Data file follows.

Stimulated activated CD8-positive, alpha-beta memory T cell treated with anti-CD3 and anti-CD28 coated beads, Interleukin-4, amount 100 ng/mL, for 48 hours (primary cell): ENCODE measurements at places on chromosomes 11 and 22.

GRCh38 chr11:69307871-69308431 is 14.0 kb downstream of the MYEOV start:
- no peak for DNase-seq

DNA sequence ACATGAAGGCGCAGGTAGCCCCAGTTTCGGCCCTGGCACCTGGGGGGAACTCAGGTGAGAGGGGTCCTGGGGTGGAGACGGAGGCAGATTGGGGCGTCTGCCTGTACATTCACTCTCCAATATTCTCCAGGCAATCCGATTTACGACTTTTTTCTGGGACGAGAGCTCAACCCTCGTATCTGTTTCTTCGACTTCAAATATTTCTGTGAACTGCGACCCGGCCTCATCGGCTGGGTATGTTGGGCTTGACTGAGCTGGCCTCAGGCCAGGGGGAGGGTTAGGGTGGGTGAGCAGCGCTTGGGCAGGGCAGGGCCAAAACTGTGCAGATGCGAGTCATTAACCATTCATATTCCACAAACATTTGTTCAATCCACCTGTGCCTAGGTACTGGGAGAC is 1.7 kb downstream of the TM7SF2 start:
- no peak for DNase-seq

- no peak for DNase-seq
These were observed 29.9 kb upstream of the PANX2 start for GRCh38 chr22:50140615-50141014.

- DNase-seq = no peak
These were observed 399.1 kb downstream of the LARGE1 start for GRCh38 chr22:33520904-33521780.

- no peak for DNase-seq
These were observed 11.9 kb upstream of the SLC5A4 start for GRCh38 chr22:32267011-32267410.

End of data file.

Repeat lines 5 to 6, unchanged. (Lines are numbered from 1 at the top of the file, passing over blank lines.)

- no peak for DNase-seq

- no peak for DNase-seq